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Re: [at-l] Beginner's 3-Day Hike - Day 1

Ray Jardine says camping on a slight slope is a good thing and the feet 
should be at the high end.  I get the theory about returning blood from the 
feet, but am still not sure I wan my head lowest.  Anybody got experience to 
share? jpj

>From: Delita Wright <delita@mindspring.com>
>To: at-l@backcountry.net
>Subject: [at-l] Beginner's 3-Day Hike - Day 1
>Date: Mon, 9 Aug 1999 20:37:52 -0500
>Of course I got to Hogpen Gap later than I had planned - but counted the
>extra 30 minutes spent eliminating the 8 pounds from my pack a good
>investment for the day.  At least I could now pick up my pack and put it on
>without straining too hard! ;-)
>My son and 1-year old granddaughter drove me over and saw me off.  She was
>not impressed with the layers of mountains disappearing into the distance
>but I was.  Without letting myself think too much more about it I headed up
>the trail about 9 AM with my too short ski poles working.  Felt odd to be
>finally doing it, but also felt right at home from all the *practice.*
>I think it was on the second uphill that I stopped, struck by the thought
>of all those who had *gone before.*  I took a moment and pondered -
>everyone from the thru-hiker legends to those whose journals I had read
>on-line to my own son who had just dropped me off.  What fun to be on the
>same trail hiking.  It was a perfect day for it.
>One concern had been the heat.  Because most of the AT is overgrown with
>trees I didn't carry an umbrella.  I learned years ago I had to use an
>umbrella to sit in the sun - and was prepared to bring one.  My kids talked
>me out of it and I'm glad they did.  With all those trees, the way I take
>breaks and drink water, maybe the electrolyte replacement stuff - anyway, I
>never needed help with the heat.  Truth is, as I say, I am finally getting
>better.  I am actually handling heat better this year - a lovely change of
>pace after 40 plus years of dealing with the problem.
>One guy passed me hiking south.  We said good morning and kept going.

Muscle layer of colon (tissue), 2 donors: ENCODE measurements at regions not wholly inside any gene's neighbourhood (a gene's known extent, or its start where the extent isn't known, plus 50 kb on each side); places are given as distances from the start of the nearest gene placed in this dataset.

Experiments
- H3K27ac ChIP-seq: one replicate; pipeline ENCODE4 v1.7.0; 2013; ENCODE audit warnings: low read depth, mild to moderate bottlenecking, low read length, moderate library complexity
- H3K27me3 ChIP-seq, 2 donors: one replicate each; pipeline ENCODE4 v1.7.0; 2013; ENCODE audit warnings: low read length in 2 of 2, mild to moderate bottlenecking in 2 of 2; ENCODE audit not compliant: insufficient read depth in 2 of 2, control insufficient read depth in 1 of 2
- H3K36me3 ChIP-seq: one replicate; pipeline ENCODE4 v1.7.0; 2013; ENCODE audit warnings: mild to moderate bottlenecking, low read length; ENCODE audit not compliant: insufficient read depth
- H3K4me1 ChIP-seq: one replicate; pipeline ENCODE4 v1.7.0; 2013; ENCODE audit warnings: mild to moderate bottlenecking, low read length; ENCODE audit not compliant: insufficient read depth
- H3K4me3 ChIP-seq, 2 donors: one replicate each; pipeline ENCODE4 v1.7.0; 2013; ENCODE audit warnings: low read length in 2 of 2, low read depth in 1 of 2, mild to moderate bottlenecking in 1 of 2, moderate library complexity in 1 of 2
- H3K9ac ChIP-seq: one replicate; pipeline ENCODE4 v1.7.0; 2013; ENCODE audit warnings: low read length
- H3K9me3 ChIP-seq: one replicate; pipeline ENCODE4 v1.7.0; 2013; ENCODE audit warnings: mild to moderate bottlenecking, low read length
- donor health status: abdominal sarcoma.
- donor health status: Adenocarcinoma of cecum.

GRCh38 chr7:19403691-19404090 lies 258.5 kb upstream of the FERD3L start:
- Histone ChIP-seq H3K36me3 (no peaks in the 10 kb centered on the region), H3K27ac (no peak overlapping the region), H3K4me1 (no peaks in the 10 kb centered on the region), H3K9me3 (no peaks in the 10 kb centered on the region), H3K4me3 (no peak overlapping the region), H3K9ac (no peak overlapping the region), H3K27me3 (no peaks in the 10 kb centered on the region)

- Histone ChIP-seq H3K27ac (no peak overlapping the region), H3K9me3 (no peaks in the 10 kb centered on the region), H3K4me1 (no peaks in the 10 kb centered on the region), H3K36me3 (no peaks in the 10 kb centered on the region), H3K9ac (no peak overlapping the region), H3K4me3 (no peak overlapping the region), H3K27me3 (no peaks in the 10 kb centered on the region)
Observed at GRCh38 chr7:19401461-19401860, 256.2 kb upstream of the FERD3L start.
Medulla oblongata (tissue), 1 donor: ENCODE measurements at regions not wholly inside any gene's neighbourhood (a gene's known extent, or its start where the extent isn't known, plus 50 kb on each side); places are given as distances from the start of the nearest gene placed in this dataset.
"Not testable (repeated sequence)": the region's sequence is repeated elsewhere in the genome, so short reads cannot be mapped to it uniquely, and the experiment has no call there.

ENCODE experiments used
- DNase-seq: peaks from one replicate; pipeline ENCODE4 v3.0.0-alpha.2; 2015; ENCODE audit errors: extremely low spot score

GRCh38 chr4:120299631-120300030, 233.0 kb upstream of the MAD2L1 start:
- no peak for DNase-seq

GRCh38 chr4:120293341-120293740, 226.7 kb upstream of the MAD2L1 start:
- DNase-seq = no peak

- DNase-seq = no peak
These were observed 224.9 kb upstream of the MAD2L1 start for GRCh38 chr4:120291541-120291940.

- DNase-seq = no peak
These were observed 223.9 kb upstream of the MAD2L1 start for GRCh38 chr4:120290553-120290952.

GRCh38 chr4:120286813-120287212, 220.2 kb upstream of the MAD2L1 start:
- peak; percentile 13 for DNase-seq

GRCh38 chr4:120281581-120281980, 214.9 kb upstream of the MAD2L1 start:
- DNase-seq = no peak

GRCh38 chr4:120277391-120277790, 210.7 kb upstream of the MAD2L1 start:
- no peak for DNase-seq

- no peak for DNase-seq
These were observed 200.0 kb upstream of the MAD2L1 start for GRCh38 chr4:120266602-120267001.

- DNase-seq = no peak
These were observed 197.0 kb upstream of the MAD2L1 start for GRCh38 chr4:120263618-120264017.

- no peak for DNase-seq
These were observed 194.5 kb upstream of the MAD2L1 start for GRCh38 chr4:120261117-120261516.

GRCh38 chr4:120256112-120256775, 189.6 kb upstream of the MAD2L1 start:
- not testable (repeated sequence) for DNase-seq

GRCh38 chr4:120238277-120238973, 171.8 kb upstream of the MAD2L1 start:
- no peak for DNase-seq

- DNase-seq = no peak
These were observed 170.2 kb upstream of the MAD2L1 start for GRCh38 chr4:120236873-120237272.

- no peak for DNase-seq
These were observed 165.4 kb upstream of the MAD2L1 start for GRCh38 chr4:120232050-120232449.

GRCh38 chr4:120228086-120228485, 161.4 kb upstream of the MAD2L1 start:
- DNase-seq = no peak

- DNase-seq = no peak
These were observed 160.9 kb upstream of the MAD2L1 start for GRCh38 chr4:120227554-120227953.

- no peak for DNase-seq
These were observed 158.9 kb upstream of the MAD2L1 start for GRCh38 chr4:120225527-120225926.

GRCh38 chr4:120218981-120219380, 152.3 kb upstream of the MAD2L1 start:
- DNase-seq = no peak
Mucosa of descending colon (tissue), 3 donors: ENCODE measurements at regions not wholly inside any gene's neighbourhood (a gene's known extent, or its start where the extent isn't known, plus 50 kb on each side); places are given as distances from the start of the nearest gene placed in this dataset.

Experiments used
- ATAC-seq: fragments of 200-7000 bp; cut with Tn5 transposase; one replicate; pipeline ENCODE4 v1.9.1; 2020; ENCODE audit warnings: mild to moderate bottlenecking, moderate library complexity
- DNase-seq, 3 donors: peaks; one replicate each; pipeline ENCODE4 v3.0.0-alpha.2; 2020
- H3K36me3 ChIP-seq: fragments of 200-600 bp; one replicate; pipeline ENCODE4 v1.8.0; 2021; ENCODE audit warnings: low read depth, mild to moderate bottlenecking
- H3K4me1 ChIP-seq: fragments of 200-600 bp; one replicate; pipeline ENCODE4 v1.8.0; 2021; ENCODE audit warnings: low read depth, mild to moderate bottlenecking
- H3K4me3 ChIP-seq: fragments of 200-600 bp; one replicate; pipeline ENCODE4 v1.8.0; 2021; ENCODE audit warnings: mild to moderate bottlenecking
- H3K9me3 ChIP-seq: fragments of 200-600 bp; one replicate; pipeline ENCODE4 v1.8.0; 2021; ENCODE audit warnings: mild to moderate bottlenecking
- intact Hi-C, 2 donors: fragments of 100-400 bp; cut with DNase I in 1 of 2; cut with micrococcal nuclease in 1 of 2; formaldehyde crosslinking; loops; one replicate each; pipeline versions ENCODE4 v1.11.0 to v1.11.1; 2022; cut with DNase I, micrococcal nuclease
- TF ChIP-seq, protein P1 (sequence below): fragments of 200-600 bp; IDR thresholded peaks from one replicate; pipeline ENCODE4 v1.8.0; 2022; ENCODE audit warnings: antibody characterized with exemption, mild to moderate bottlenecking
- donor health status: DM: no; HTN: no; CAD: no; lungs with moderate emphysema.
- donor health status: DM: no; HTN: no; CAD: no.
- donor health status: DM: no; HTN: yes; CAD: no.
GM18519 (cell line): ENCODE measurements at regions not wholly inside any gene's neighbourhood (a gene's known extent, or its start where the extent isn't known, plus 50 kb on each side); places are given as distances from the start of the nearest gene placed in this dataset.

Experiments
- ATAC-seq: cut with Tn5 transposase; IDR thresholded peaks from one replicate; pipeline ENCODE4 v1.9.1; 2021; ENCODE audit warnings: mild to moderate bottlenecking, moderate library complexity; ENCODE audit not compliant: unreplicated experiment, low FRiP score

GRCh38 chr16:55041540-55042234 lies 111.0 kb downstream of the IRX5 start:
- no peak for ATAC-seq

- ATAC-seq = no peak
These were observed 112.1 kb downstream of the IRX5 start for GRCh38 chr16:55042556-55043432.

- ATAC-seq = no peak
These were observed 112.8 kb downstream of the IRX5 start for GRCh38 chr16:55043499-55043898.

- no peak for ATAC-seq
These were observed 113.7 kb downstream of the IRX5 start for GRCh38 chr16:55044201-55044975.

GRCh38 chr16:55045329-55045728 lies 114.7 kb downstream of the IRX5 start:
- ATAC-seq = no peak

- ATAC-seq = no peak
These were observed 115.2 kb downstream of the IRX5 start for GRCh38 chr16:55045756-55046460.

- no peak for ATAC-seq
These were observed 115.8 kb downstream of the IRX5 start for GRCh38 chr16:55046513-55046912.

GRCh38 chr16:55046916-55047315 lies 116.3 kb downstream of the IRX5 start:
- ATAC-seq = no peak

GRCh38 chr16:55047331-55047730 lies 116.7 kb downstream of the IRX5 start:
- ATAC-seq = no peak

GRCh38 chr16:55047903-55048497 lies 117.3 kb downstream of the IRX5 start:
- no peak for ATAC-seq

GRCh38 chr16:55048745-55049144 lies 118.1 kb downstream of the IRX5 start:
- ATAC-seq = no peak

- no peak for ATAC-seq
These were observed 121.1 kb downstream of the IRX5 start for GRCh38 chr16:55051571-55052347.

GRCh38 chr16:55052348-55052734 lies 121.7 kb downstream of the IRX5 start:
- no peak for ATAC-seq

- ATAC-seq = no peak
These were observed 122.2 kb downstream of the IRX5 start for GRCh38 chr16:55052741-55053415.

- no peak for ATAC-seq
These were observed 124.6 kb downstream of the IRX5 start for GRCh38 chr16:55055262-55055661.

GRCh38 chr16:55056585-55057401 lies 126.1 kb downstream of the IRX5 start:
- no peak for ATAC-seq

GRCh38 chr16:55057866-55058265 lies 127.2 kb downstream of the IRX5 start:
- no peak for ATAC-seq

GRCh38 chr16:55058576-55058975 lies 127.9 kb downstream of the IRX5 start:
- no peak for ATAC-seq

>After another hour or so, a couple passed me.  All 3 of these people looked
>like real pros to me but I didn't ask them any questions - just exchanged
>greetings.  An apparent father/son team passed (and I later passed them).
>They asked me about my (Atlanta) Braves cap.  I felt for the young man who
>looked like he was having a typical teenage misery day - not the great day
>in the woods I feel sure his father wanted to give up.  But felt helpless
>to do anything about it and went on.
>Later a young guy moving fast passed me from behind.  He asked me how far
>to Low Gap Shelter.  I gave him my best guess (like I would know) 1.5 - 2
>miles, and he barely paused.  Flashing an almost empty bottle he sped on.
>"No water!" he said.  I thought about calling him back to offer him some
>but decided he probably was happy *chasing* it.
>I stopped everytime I thought I needed to - before I got tired, hungry, or
>thirsty - and took long enough breaks that I felt completely refreshed each
>time I went back to it.  Often, on uphills, I just have to pause for a few
>seconds, to let my body catch up with my I suppose.  But as long as I do
>all that I feel like I can go on indefinitely.
>I lost tract somewhere in there of how many ups and downs there had been.
>When I was on what turned out to be the last before the shelter, I wasn't
>sure if there was one more or not.  I was okay, either way - but that
>shelter sign was a welcome site.  I had only drunk 5 of my 7 liters of
>water - which I credited mainly to it not being so hot as it had been when
>I did my test run day hike.  I hadn't stopped for a real lunch - just
>snacks - and that was showing on my energy level.  I pulled into the
>shelter about 4:40, 7 hours and 40 minutes for 4.2 miles.  Felt good but
>ready to stop.  I think the reason it took me that long was the due to my
>many good breaks - the hiking itself did not seem too strenuous.
>The father/son team were in the first campsite and waved.  The young man
>with *no water* was there at the shelter along with 2 other guys hiking
>south together.  I was acutely aware of being *brand new* as this was my
>first hiking shelter experience.  Turns out we were all pretty new and
>enjoyed swapping stories on what brought us here - although we never did
>exchange names.  Next time, I'll start. ;-)  One more couple came through
>and went on while I was setting up my tent.
>We all fixed and ate dinner and got our water centered around the picnic
>table and then drifted off to camp in our tents.  The only glitch in my
>plans were that I forgot the salt and my dinner needed it.  I bummed a pack
>of salt from the Boy Scouts had by that time some come in.  They were nice
>but were a little overwhelming, loud and otherwise.  I was in bed in my
>tent before dark, washed off and in my silks, made sure I had everything I
>needed for the morning - and then tried to get to sleep.
>I say tried because the tent was on a very slight slope and I spent the
>night fighting gravity in my new fleece bag sliding off the 3/4 Thermarest.
>I changed directions a couple times and put my pack under my legs.
>Everything seemed to help and I did get to sleep - repeatedly.  I was
>afraid it might feel hot in the tent but it cooled off just enough to feel
>great.  It was a good night and next time I will take a slight slope a lot
>more seriously! ;-)  LOVED my new homemade fleece bag!!
>At some point I realized I hadn't thought about my feet all day.  This is a
>good thing - have to guard against inflammation getting started that can
>build heels spurs.  I must have slept about 10 hours (with lots of breaks).
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